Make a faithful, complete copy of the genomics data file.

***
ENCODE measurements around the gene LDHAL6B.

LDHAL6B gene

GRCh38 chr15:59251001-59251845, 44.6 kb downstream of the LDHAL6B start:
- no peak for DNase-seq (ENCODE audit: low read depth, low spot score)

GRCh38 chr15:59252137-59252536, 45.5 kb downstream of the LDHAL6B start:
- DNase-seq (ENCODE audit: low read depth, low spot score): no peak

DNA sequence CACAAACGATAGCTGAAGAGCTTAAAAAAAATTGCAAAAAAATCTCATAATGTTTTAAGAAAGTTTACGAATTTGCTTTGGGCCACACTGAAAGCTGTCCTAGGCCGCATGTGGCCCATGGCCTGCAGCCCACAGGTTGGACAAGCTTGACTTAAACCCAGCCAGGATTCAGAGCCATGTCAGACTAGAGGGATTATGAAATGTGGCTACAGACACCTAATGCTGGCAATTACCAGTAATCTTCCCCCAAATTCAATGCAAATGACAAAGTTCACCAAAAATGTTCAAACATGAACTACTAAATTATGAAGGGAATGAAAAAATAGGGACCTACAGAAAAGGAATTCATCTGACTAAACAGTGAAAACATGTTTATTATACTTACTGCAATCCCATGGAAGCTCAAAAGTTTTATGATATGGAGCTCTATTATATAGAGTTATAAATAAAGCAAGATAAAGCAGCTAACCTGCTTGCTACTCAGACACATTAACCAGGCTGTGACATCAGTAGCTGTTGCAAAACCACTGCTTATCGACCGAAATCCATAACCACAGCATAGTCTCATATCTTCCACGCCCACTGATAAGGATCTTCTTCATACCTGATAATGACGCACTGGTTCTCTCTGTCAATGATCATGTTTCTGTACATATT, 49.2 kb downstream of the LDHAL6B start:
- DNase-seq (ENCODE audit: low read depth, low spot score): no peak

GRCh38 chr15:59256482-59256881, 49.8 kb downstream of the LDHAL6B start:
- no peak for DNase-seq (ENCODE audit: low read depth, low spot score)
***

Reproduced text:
ENCODE measurements around the gene LDHAL6B.

LDHAL6B gene

GRCh38 chr15:59251001-59251845, 44.6 kb downstream of the LDHAL6B start:
- no peak for DNase-seq (ENCODE audit: low read depth, low spot score)

GRCh38 chr15:59252137-59252536, 45.5 kb downstream of the LDHAL6B start:
- DNase-seq (ENCODE audit: low read depth, low spot score): no peak

DNA sequence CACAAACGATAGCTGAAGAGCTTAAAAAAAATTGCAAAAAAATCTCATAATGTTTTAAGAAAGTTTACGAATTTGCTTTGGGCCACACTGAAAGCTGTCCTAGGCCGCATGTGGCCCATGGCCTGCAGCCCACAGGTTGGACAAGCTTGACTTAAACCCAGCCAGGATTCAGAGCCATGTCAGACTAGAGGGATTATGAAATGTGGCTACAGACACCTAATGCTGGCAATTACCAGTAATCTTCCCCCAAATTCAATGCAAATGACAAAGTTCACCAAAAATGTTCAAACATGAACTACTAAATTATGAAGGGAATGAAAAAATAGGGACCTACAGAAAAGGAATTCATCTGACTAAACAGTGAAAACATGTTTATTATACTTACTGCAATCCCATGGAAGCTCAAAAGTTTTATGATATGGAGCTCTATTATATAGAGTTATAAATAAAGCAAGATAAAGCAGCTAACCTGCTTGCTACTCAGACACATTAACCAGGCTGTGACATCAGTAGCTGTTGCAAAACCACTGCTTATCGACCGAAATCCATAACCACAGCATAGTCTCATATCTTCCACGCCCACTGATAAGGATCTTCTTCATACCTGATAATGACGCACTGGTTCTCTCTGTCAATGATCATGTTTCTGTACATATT, 49.2 kb downstream of the LDHAL6B start:
- DNase-seq (ENCODE audit: low read depth, low spot score): no peak

GRCh38 chr15:59256482-59256881, 49.8 kb downstream of the LDHAL6B start:
- no peak for DNase-seq (ENCODE audit: low read depth, low spot score)